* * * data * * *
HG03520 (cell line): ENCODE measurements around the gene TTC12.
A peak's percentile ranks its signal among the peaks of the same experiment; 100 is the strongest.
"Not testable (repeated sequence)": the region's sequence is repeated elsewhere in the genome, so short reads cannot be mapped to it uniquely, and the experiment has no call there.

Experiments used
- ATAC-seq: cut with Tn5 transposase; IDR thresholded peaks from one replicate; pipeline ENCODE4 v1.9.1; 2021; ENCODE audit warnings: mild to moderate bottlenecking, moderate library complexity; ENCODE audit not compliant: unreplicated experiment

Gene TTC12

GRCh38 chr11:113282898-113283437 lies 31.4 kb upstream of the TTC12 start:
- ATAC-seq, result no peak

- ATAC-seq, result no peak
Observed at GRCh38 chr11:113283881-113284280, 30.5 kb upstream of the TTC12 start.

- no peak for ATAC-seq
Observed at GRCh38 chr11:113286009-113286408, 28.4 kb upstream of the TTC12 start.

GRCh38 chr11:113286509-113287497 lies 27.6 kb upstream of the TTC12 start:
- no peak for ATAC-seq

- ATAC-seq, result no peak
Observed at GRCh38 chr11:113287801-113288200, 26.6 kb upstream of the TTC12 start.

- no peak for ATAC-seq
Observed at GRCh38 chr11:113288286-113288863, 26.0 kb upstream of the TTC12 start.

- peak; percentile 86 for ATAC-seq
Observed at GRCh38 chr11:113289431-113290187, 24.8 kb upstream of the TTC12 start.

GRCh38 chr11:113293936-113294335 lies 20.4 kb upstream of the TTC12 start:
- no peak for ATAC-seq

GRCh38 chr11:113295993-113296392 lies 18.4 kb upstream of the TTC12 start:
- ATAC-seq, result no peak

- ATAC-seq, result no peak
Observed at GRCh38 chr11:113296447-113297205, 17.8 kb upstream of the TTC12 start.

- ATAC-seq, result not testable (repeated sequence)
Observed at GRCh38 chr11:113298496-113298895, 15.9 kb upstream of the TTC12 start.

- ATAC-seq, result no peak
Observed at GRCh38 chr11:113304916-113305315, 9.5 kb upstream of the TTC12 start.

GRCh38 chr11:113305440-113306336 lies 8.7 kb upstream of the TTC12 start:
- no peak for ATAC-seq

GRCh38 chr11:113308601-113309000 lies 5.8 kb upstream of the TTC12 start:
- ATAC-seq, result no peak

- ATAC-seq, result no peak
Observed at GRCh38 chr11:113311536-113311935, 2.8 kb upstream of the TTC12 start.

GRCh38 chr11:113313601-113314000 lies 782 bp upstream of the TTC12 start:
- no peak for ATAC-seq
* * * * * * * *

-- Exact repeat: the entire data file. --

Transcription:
HG03520 (cell line): ENCODE measurements around the gene TTC12.
A peak's percentile ranks its signal among the peaks of the same experiment; 100 is the strongest.
"Not testable (repeated sequence)": the region's sequence is repeated elsewhere in the genome, so short reads cannot be mapped to it uniquely, and the experiment has no call there.

Experiments used
- ATAC-seq: cut with Tn5 transposase; IDR thresholded peaks from one replicate; pipeline ENCODE4 v1.9.1; 2021; ENCODE audit warnings: mild to moderate bottlenecking, moderate library complexity; ENCODE audit not compliant: unreplicated experiment

Gene TTC12

GRCh38 chr11:113282898-113283437 lies 31.4 kb upstream of the TTC12 start:
- ATAC-seq, result no peak

- ATAC-seq, result no peak
Observed at GRCh38 chr11:113283881-113284280, 30.5 kb upstream of the TTC12 start.

- no peak for ATAC-seq
Observed at GRCh38 chr11:113286009-113286408, 28.4 kb upstream of the TTC12 start.

GRCh38 chr11:113286509-113287497 lies 27.6 kb upstream of the TTC12 start:
- no peak for ATAC-seq

- ATAC-seq, result no peak
Observed at GRCh38 chr11:113287801-113288200, 26.6 kb upstream of the TTC12 start.

- no peak for ATAC-seq
Observed at GRCh38 chr11:113288286-113288863, 26.0 kb upstream of the TTC12 start.

- peak; percentile 86 for ATAC-seq
Observed at GRCh38 chr11:113289431-113290187, 24.8 kb upstream of the TTC12 start.

GRCh38 chr11:113293936-113294335 lies 20.4 kb upstream of the TTC12 start:
- no peak for ATAC-seq

GRCh38 chr11:113295993-113296392 lies 18.4 kb upstream of the TTC12 start:
- ATAC-seq, result no peak

- ATAC-seq, result no peak
Observed at GRCh38 chr11:113296447-113297205, 17.8 kb upstream of the TTC12 start.

- ATAC-seq, result not testable (repeated sequence)
Observed at GRCh38 chr11:113298496-113298895, 15.9 kb upstream of the TTC12 start.

- ATAC-seq, result no peak
Observed at GRCh38 chr11:113304916-113305315, 9.5 kb upstream of the TTC12 start.

GRCh38 chr11:113305440-113306336 lies 8.7 kb upstream of the TTC12 start:
- no peak for ATAC-seq

GRCh38 chr11:113308601-113309000 lies 5.8 kb upstream of the TTC12 start:
- ATAC-seq, result no peak

- ATAC-seq, result no peak
Observed at GRCh38 chr11:113311536-113311935, 2.8 kb upstream of the TTC12 start.

GRCh38 chr11:113313601-113314000 lies 782 bp upstream of the TTC12 start:
- no peak for ATAC-seq